Measuring state capacity: Theoretical and empirical implications for the study of civil conflict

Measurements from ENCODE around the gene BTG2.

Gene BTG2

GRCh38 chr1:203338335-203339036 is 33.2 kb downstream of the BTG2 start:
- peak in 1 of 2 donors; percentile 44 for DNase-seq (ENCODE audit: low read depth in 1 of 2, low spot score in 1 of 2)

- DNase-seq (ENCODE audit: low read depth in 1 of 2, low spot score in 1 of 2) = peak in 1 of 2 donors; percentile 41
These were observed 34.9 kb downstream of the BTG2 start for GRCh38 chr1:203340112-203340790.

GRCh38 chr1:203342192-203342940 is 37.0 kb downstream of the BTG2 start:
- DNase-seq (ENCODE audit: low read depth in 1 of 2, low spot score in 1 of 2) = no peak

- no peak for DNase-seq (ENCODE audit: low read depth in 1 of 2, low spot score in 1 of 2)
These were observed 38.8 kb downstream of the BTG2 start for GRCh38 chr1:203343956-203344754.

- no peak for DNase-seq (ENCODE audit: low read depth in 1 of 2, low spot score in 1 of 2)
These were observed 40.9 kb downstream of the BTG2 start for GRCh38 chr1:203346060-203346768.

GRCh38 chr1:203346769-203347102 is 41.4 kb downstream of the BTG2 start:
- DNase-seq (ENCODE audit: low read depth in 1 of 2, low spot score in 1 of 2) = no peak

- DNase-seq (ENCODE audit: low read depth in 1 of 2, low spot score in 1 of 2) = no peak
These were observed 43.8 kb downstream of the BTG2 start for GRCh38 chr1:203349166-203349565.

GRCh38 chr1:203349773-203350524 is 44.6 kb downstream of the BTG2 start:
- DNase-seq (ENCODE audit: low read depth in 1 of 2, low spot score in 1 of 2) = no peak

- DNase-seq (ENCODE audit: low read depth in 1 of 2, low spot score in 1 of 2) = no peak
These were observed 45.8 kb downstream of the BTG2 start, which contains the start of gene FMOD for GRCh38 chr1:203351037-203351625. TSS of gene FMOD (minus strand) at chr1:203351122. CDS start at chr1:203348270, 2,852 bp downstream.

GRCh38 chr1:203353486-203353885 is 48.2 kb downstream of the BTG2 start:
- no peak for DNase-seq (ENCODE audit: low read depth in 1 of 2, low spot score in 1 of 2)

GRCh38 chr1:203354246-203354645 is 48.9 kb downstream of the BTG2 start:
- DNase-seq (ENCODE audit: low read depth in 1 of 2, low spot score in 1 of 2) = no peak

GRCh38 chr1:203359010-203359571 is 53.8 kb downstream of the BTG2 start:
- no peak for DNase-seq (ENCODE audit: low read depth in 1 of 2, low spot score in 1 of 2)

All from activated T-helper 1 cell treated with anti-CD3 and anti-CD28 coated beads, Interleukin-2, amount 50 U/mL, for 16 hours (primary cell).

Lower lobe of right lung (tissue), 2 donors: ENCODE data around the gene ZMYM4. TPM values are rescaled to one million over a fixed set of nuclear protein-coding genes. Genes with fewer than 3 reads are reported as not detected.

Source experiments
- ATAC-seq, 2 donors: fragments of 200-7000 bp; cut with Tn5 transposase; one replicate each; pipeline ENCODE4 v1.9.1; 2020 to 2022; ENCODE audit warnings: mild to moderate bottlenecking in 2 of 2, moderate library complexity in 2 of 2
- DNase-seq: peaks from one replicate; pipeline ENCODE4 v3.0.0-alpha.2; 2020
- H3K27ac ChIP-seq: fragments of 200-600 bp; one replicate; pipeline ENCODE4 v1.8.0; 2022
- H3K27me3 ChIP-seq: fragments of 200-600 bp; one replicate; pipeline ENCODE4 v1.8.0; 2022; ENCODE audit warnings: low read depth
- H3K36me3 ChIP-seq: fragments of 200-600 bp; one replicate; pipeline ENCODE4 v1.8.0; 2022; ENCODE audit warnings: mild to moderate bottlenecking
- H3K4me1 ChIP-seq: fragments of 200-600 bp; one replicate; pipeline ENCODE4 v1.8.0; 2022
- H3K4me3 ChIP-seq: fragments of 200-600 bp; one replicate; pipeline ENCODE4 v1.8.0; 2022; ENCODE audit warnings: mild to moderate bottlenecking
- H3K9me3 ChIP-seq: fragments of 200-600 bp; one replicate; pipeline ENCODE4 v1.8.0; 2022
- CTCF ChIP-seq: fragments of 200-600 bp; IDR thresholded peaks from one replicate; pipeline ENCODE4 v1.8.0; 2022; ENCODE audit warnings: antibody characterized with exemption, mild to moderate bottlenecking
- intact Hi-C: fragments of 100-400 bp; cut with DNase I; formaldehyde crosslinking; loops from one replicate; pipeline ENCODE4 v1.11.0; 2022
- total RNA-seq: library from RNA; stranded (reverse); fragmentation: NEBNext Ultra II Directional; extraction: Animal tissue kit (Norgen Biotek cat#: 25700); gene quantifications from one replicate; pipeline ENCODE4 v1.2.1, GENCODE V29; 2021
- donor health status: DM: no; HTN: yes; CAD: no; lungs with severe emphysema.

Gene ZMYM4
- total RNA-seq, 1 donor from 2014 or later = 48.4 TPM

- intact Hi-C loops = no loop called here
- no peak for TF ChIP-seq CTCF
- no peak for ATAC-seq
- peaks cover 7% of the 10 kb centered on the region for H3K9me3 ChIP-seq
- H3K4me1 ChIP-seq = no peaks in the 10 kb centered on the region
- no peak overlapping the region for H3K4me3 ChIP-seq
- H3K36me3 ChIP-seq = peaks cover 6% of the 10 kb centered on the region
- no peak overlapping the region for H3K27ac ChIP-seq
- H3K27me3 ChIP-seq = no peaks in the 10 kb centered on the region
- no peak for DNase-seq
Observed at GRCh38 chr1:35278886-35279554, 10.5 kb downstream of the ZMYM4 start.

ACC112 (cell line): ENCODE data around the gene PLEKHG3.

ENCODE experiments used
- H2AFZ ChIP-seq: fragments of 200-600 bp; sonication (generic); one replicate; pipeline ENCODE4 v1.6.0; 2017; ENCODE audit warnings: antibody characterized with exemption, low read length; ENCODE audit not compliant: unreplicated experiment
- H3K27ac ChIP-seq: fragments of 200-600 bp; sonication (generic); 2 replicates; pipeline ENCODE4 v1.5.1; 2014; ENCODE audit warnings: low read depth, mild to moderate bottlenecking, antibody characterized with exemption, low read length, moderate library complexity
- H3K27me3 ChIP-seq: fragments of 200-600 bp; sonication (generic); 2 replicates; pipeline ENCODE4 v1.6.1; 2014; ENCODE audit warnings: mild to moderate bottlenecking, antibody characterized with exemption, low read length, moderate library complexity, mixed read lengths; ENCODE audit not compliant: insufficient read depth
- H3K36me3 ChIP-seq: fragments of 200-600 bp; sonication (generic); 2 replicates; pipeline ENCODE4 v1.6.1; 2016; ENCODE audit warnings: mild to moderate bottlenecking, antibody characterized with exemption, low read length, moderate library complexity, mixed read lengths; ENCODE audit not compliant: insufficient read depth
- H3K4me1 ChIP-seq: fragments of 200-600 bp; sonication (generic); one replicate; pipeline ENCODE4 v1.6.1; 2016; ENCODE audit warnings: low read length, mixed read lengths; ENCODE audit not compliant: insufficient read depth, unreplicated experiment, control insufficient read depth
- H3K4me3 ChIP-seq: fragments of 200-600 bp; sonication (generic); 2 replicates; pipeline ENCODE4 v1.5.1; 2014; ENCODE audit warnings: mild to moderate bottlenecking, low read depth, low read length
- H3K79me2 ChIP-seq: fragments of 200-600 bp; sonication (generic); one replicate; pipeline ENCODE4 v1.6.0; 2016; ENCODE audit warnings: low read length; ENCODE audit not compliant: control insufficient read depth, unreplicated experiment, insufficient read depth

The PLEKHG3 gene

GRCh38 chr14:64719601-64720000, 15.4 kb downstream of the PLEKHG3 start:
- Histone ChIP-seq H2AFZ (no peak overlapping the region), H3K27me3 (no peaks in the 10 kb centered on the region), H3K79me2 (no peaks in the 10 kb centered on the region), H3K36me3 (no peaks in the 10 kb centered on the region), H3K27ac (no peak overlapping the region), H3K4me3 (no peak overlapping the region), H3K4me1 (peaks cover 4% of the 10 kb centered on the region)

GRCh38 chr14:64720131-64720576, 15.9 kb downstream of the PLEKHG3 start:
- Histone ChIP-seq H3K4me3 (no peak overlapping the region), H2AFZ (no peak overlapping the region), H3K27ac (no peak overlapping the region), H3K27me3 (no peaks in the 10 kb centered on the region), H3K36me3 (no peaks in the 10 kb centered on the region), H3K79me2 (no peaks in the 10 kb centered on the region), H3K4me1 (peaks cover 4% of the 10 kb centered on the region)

This article identifies and addresses key conceptual and measurement issues raised by measures of state capacity in studies of civil conflict. First, it reviews competing definitions and operationalizations of state capacity, focusing specifically on those that emphasize (1) military capacity, (2) bureaucratic administrative capacity, and (3) the quality and coherence of political institutions. Second, it critically assesses these measures on the basis of construct validity, focusing attention on whether they accurately capture the theoretical concept of state capacity, and whether they allow the researcher to differentiate between competing causal mechanisms. Third, it employs principal factor analysis to identify the underlying dimensionality of 15 different operationalizations of state capacity. State capacity is characterized by low dimensionality, with three factors - or dimensions of state capacity -explaining over 90% of the variance in the 15 measures. While the first factor, rational legality, captures bureaucratic and administrative capacity, the second, rentier-autocraticness, and third, neopatrimoniality, capture aspects of state capacity that cut across theoretical categories. The article concludes by suggesting a multivariate approach to modeling state capacity, and that (1) survey measures of bureaucratic quality, and (2) tax capacity are the most theoretically and empirically justified.